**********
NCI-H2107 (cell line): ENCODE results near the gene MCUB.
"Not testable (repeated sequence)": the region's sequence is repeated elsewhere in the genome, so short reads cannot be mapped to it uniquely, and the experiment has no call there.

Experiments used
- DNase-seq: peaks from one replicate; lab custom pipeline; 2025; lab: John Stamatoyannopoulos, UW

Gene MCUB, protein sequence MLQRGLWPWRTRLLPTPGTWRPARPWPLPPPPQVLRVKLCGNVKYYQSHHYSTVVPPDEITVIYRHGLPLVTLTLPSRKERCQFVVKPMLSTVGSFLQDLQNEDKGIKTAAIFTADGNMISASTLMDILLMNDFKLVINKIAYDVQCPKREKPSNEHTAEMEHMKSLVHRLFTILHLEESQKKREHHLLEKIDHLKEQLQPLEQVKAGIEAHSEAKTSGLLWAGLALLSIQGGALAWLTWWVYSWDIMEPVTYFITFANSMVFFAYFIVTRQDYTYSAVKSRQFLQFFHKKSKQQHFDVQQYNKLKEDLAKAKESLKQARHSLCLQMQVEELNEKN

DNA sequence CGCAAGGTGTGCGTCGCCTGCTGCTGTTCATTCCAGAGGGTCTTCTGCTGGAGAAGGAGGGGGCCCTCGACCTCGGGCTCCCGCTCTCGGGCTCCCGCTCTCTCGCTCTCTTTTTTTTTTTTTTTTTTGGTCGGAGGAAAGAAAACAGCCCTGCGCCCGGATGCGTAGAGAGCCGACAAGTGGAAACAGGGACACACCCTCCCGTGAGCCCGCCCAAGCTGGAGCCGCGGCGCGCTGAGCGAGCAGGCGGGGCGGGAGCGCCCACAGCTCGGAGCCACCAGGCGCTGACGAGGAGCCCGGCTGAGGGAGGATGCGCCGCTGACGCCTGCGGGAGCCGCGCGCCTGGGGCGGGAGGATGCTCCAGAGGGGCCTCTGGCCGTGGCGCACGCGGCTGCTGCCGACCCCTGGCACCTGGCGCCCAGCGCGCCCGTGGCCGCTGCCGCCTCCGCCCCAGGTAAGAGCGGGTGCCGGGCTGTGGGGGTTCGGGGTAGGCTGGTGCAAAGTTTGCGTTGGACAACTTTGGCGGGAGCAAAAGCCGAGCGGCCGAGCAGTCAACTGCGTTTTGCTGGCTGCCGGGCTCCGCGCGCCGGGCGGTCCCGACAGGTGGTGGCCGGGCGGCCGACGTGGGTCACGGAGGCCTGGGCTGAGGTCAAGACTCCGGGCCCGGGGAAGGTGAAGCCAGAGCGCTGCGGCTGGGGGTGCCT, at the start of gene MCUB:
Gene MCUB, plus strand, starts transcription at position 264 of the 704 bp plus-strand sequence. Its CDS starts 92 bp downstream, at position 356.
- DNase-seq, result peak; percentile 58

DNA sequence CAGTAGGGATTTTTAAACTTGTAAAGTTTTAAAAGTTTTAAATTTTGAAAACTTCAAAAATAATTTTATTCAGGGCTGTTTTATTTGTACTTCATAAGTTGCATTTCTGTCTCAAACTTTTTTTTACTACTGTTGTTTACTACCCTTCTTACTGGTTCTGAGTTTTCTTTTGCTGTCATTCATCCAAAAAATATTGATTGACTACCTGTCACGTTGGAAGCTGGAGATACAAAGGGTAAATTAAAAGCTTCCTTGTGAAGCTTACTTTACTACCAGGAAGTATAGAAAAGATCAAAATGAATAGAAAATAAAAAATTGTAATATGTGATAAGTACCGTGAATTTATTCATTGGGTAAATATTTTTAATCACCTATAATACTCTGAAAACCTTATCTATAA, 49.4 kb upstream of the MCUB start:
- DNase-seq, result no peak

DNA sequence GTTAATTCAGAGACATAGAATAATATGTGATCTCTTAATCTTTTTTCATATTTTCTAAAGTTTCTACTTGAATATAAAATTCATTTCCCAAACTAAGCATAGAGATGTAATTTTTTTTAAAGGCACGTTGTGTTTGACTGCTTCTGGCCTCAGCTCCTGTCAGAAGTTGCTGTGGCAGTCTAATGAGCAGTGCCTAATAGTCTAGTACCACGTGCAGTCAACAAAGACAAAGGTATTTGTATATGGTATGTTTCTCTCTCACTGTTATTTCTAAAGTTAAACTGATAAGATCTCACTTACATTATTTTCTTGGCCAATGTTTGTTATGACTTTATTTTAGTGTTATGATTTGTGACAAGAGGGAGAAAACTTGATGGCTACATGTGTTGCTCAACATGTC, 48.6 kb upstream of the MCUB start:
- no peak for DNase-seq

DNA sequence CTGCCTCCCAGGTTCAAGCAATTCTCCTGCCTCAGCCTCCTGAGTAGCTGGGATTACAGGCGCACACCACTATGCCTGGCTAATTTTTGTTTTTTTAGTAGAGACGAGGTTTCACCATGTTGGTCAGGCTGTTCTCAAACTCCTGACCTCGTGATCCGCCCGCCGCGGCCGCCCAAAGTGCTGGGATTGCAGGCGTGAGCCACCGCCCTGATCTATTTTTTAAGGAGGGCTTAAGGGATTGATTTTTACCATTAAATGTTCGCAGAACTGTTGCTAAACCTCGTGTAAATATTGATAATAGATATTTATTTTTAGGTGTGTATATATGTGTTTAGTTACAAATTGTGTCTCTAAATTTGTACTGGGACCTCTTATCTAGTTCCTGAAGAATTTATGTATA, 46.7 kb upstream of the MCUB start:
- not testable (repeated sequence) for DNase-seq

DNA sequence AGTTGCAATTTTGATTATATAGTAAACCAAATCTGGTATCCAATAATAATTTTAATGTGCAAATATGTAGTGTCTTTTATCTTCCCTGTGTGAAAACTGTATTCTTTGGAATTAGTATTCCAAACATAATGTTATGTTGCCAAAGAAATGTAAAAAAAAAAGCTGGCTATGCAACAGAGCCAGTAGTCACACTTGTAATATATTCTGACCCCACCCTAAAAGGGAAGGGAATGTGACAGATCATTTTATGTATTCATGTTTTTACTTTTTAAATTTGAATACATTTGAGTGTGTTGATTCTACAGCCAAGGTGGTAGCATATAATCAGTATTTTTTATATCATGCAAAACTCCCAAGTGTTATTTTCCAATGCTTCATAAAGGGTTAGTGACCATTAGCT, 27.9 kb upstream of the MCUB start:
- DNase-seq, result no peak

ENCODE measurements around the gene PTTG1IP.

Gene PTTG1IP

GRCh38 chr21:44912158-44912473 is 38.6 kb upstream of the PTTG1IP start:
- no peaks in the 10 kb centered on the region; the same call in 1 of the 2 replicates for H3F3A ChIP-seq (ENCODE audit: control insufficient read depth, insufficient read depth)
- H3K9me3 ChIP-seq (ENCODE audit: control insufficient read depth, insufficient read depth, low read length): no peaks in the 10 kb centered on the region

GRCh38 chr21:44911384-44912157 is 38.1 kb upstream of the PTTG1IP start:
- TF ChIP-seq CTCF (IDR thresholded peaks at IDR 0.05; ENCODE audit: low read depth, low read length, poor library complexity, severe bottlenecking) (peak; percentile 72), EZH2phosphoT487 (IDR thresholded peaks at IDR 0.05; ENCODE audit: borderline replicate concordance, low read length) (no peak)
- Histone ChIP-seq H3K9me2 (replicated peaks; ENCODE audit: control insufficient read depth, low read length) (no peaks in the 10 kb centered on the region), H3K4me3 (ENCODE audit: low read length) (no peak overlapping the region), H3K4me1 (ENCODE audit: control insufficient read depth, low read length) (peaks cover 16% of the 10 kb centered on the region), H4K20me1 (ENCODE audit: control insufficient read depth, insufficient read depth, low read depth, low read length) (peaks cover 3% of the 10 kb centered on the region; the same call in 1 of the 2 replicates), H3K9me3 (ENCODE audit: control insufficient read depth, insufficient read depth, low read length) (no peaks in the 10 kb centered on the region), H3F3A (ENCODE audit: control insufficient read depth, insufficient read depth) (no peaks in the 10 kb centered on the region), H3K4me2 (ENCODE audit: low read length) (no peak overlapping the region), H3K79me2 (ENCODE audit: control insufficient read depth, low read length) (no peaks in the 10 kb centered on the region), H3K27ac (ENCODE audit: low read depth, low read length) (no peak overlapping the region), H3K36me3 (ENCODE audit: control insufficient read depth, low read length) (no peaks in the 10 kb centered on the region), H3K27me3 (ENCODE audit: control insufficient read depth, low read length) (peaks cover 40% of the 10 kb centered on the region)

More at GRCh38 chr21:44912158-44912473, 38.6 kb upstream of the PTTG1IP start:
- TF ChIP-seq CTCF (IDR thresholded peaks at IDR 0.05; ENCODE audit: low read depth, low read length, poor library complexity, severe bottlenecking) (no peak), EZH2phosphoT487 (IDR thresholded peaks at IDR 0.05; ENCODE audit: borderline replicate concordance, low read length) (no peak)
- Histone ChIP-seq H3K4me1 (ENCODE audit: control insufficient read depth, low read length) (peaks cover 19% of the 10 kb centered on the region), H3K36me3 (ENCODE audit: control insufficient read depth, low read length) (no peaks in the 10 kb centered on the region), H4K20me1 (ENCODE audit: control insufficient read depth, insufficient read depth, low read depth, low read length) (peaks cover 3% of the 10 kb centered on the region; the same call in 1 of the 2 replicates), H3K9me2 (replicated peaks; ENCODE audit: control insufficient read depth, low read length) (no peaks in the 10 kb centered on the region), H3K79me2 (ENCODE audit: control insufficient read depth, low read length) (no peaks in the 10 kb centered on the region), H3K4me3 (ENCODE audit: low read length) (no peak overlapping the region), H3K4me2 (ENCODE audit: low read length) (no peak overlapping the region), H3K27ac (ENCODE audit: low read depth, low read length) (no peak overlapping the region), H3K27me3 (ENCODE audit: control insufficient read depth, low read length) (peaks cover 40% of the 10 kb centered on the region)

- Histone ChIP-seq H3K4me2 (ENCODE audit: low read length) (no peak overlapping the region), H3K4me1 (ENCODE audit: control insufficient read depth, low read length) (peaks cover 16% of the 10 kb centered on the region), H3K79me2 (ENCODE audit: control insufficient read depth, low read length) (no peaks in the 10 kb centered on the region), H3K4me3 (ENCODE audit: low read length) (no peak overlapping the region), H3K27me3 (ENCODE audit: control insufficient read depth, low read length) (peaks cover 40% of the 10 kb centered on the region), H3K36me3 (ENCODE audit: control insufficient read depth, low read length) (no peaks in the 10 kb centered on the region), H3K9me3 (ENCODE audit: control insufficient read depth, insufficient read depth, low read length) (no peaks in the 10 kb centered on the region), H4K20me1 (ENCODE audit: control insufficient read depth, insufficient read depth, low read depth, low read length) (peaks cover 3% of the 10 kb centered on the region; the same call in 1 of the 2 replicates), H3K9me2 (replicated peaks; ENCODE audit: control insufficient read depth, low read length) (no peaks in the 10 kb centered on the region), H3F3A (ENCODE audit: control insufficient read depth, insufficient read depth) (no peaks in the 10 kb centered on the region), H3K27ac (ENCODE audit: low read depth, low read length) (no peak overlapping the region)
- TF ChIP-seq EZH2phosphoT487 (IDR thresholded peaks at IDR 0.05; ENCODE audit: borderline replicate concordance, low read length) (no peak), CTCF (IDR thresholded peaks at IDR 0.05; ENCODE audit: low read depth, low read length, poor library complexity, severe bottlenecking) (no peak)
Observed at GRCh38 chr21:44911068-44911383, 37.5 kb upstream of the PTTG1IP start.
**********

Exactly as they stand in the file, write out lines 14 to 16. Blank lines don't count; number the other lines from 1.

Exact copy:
- not testable (repeated sequence) for DNase-seq

DNA sequence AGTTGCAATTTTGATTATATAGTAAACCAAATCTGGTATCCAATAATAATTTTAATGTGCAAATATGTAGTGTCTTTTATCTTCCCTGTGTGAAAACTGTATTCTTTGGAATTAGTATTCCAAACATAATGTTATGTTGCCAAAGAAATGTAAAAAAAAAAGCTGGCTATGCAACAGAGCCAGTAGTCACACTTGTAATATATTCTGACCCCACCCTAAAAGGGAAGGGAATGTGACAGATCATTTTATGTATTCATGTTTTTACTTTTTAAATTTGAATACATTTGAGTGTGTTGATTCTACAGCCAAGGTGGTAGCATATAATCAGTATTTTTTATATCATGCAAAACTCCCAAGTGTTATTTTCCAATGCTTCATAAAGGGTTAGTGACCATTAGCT, 27.9 kb upstream of the MCUB start:
- DNase-seq, result no peak